Dammn Baby: Janet Jackson Roars Through the Magic City With ‘State of the World’ Tour

Posted December 15, 2017 by J Matthew Cobb in Reviews 1.0

Megapop legend merges postponed ‘Unbreakable’ world tour with Rhythm Nation vision

Photography: J Matthew Cobb / HiFi

janetjackson-sotw-box-01Of the 1980’s and ‘90’s, there probably wasn’t a single artist that pushed edgy R&B and dance further up the Hot 100 than Janet Jackson. Others came along and helped in the revolution: Whitney Houston, then TLC, even Usher and OutKast, but Jackson spearheaded the movement. Without a doubt, she stood as a once-in-a-lifetime global pop ambassador.

And so when Jackson, 51, exited the BJCC Legacy Arena stage for a quick intermission of her State of the World tour in Birmingham, her DJ reminded the crowd of that prominence. “Give it up to the queen of pop,” he shouted. Immediately, the reaction in the room to that moniker proved to be mixed. For some, it may have appeared to be a bit boisterous, as if the late Michael Jackson, her brother, may have passed the baton down while shading the enormous Madonna. But the crowd nevertheless reacted positively to the outburst. And it’s really because in this huge space, now glowing with a sturdy stage design and razor-sharp LED lasers, sat thousands of adoring Janet fans both young and older. They came to see their idol, one returning to the touring life after an expedient divorce from Qatari billionaire Wissam Al Mana and pregnancy with baby boy Eissa. And the rebound on that stage looked effortless, as the seasoned performer executed her signature dance moves, hair swirls and head pops with rapid speed and agility. And making sure she came across as a champion was an impressive fleet of eight adept hip-hop dancers, overflowing with diverse backgrounds – black, white, straight, gay and a knockout representing Team Thickums (Allison Claire).

Rumors on how Jackson pulled off the dramatic 70-pound loss just in time for the revamped “Unbreakable” World Tour (now reshaped as State of the World) have been exaggerated on social media and in small circles with some feeling it was all achieved with the medical intervention of lipo. But Janet is used to the rigorous lifestyle of fiery onstage executions and visuals, so the return to the stage had to be bigger – if not, better than her last: 2011’s Number Ones, Up Close and Personal tour. She’s put in the work, and has decided to take on current matters and the political climate through music.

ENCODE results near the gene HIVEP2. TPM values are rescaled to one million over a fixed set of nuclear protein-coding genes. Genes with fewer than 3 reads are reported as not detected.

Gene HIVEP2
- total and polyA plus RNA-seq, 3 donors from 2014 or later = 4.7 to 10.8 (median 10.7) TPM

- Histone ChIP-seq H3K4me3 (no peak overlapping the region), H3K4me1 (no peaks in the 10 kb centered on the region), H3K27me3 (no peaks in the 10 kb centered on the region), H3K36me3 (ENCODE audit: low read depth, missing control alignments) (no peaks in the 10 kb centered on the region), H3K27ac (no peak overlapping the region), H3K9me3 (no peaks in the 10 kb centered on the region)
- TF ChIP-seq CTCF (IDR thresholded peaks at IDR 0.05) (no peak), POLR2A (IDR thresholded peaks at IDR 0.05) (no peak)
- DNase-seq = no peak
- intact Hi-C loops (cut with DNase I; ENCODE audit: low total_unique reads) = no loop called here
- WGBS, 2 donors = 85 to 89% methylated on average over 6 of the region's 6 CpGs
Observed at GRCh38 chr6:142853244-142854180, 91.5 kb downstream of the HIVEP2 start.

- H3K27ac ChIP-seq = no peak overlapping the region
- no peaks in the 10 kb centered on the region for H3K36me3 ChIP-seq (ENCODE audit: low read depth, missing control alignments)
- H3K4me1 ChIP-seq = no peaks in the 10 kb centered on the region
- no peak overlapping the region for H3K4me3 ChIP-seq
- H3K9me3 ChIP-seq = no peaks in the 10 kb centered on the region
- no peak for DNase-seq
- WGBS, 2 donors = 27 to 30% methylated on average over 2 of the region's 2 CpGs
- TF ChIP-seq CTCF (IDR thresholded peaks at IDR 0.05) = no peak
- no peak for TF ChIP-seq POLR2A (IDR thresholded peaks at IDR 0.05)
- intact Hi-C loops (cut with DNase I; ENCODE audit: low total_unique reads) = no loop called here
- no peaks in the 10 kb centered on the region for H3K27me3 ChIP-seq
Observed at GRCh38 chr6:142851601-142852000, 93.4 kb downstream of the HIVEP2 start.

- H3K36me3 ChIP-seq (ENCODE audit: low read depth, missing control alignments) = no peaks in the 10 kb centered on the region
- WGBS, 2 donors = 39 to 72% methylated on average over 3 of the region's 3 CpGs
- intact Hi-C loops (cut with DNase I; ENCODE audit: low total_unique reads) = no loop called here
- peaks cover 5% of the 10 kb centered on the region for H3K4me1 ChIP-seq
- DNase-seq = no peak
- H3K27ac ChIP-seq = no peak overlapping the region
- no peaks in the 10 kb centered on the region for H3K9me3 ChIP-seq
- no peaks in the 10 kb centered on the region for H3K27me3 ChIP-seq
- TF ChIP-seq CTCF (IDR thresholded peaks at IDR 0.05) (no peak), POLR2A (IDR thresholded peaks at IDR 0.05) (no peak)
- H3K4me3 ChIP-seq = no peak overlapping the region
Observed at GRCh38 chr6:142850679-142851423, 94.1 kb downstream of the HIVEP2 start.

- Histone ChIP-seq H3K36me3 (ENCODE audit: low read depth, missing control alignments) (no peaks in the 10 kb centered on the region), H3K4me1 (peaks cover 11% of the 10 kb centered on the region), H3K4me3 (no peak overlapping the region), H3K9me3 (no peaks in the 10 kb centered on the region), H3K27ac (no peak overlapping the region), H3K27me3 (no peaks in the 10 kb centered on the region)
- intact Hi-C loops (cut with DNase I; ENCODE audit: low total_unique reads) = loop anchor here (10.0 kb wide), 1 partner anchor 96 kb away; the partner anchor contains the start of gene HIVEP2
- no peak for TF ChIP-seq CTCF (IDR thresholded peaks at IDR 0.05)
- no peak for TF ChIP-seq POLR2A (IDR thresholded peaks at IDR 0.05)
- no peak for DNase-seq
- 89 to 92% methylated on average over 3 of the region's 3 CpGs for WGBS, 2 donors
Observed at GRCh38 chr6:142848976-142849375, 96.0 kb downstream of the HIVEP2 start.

No political stump speech came from her mouth, but the video reel visuals and the evocating lyrics of “Knowledge” and “State of the World” at the opening of Act I were enough. Messages denouncing white supremacy, police brutality, racism, right-wing radicalism, even chilling reminders of the Neo-Nazi-led Charlottesville protests, were pulled in, giving more meaning to Jackson’s poignant messages from Rhythm Nation 1814. To be truthful, this was Rhythm Nation 2.0 on stage. Yeah, she pulled off wardrobe changes recalling the Velvet Rope era and the baggy garb featured in the ‘Together Again’ video, but it was abundantly clear that Rhythm Nation was this tour’s stronghold. The Jimmy Jam & Terry Lewis-powered “Knowledge” and “State of the World,” RN deep cuts sounding ageless and rhythmically addictive to the ear, led the way into the exact same album interlude: “Get the point? Good. Let’s dance.” And you know what came next? The funky “Miss You Much.” Mostly everything off that monumental disc was executed, including “Miss You Much,” “Love Will Never Do,” the singalong “Escapade” and the bad-ass “Alright.” Snuck in between the rehash of RN were Control’s finer moments. “Nasty,” the sassy “Control,” “Pleasure Principle,” “What Have You Done for Me Lately” and the still-timeless “When I Think of You” were all airlifted with peppered live instrumentation, mostly led by Chic-inspired guitar chugging and extra percussion.